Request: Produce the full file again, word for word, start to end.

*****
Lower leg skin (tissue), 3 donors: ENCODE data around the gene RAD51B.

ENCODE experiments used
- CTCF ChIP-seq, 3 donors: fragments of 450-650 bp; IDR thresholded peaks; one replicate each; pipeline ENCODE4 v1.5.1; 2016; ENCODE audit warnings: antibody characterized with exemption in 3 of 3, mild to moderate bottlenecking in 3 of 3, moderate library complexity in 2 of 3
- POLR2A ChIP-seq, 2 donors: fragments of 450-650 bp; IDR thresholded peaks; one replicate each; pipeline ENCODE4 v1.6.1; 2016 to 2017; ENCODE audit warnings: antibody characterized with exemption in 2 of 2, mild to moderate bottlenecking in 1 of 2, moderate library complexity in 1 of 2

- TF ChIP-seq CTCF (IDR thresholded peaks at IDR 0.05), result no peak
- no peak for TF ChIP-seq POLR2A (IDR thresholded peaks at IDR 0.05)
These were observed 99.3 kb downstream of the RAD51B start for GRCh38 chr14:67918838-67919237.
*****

Lower leg skin (tissue), 3 donors: ENCODE data around the gene RAD51B.

ENCODE experiments used
- CTCF ChIP-seq, 3 donors: fragments of 450-650 bp; IDR thresholded peaks; one replicate each; pipeline ENCODE4 v1.5.1; 2016; ENCODE audit warnings: antibody characterized with exemption in 3 of 3, mild to moderate bottlenecking in 3 of 3, moderate library complexity in 2 of 3
- POLR2A ChIP-seq, 2 donors: fragments of 450-650 bp; IDR thresholded peaks; one replicate each; pipeline ENCODE4 v1.6.1; 2016 to 2017; ENCODE audit warnings: antibody characterized with exemption in 2 of 2, mild to moderate bottlenecking in 1 of 2, moderate library complexity in 1 of 2

- TF ChIP-seq CTCF (IDR thresholded peaks at IDR 0.05), result no peak
- no peak for TF ChIP-seq POLR2A (IDR thresholded peaks at IDR 0.05)
These were observed 99.3 kb downstream of the RAD51B start for GRCh38 chr14:67918838-67919237.